...NBC will carry the nightcap in prime time and plans to style the broadcast, dubbed “Big Ten Saturday Night,” after its wildly popular Sunday Night Football telecast for the NFL....


CBS will also air men’s and women’s basketball, continuing to show the men’s Big Ten Tournament semifinals and final and adding the women’s Big Ten Tournament final for the first time. All games will be simultaneously streamed on Paramount+....




 

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How The Big Ten’s Blockbuster Media Deal Impacts Basketball​

  • Streaming will play a bigger role in both men’s and women’s coverage.
  • The absence of ESPN poses some questions.

On Thursday, the Big Ten announced the largest media rights package in the history of college sports — a deal in the mid-$7 billion range that spans across Fox, CBS, NBC, and Peacock.

The conference laid out a clear plan for what the deal means for Big Ten football — namely, that marquee Saturday games will be spread across cable and streaming networks to “dominate” the landscape.

But what will the future of Big Ten hoops look like?

The Breakdown​

Of all the networks, Fox has the top package of Big Ten sports — and that won’t change in the upcoming deal. The network has renewed its existing men’s basketball coverage, and the Big Ten Network, owned by FOX, will carry a significant number of men’s and women’s games.

NBC and CBS will also have a new role in elevating Big Ten basketball.

As it has in the past, CBS will air regular-season and postseason men’s basketball, including the Big Ten men’s semifinals and championship. But the network will air the Big Ten women’s title game for the first time, bringing women’s hoops to new heights.

Following a sports industry trend, streaming will play a major role. All basketball games on CBS, for example, will be simul-streamed on Paramount+, while Peacock will air 47 regular-season men’s games and 30 regular-season women’s games.

ESPN is conspicuously missing from this list, without any Big Ten sports rights for the first time in four decades.

The most immediately affected property could be the Big Ten/ACC Challenge. The fate of the non-conference basketball matchup is still unclear, a source told Front Office Sports.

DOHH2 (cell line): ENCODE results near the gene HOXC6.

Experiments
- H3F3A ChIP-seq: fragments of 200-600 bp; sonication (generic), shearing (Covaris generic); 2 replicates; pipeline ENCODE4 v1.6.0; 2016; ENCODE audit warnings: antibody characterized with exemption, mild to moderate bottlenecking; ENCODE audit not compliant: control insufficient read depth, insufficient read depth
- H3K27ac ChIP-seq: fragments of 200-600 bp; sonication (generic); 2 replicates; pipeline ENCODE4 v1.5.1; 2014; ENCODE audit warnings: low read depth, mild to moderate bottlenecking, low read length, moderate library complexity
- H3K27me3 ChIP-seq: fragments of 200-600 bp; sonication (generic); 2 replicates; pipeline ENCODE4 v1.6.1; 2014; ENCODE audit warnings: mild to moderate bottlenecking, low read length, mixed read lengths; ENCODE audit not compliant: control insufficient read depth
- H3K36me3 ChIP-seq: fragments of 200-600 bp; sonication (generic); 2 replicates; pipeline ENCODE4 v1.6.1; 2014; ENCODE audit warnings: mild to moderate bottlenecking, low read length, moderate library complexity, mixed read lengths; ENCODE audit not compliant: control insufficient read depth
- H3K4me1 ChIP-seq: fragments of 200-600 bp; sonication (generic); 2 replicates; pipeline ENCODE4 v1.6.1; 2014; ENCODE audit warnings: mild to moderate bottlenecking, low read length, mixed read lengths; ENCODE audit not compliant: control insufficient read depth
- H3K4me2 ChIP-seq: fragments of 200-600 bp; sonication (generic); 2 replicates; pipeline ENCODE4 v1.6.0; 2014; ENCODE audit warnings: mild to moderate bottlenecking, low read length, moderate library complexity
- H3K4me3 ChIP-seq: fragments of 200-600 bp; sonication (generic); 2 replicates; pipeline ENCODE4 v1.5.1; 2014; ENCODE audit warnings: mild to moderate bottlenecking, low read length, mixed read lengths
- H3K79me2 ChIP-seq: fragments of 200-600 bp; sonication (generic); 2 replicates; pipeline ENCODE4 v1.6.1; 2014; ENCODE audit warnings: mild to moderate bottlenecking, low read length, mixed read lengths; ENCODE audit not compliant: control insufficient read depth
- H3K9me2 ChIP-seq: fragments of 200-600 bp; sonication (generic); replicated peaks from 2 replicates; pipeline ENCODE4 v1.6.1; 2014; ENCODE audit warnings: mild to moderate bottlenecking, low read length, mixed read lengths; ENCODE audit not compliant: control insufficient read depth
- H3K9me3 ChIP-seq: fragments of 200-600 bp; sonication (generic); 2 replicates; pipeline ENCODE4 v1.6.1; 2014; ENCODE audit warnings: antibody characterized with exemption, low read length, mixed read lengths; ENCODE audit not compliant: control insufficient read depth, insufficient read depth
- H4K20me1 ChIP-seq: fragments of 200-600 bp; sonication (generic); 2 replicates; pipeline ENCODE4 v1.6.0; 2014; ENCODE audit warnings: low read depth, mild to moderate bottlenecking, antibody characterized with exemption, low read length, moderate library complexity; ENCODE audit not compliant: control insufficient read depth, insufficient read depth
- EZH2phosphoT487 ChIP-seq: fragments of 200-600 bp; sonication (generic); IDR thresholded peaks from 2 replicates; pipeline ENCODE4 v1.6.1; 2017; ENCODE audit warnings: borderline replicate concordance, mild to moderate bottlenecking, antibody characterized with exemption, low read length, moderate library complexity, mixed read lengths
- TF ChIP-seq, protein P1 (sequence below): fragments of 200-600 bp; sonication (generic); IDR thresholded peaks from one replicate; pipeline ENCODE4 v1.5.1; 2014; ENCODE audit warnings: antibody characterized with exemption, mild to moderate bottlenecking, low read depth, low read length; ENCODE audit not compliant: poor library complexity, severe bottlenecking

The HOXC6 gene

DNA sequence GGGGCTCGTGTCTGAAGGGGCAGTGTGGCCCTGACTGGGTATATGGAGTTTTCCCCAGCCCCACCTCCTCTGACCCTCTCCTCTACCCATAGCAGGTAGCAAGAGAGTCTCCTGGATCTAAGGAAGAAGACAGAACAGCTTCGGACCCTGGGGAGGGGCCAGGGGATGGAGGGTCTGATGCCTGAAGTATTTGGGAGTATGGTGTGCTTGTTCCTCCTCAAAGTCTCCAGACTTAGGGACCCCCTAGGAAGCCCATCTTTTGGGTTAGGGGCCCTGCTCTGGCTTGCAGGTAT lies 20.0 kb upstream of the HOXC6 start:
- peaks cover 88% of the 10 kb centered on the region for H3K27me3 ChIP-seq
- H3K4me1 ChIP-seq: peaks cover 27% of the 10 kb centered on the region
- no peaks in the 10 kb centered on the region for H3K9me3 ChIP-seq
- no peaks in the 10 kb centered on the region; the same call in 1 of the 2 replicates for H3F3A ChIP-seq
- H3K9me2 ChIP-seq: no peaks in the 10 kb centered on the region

Women’s Hoops Visibility​

School and Big Ten officials believe the new media deal will increase women’s basketball visibility.


“The impact of this contract will be monumental in our recruiting efforts, reaching new fans and continuing to provide viewership to grow our game,” Illinois women’s basketball coach Shauna Green said in a statement. “This is a game changer for the Big Ten.”

Green specifically pointed to the women’s championship, which will be elevated to a primary channel rather than be broadcast on ESPN2.

But the current marquee home for women’s college basketball is on ESPN networks — which holds the rights to the increasingly valuable Division I women’s basketball tournament (and which ESPN will attempt to retain in its next round of negotiations).

ESPN’s programming could provide less coverage of Big Ten women’s hoops in general — a common consequence with broadcasting rights. The Big East, for example, has gotten less visibility on ESPN after severing its relationship with the broadcaster.

The men’s teams don’t have this issue, as many of their matchups will appear on the same network as the Division I men’s basketball tournament.

The question is whether the Big Ten’s streaming capabilities, potentially elevated windows on Fox, and championship game on CBS will be enough to bridge that gap.


 

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....

Basketball viewing impacted

Losing ESPN as a broadcast partner may not have a big impact for football viewership since so many games will be on national television, but it creates questions for how fans will watch Gophers men's and women's basketball.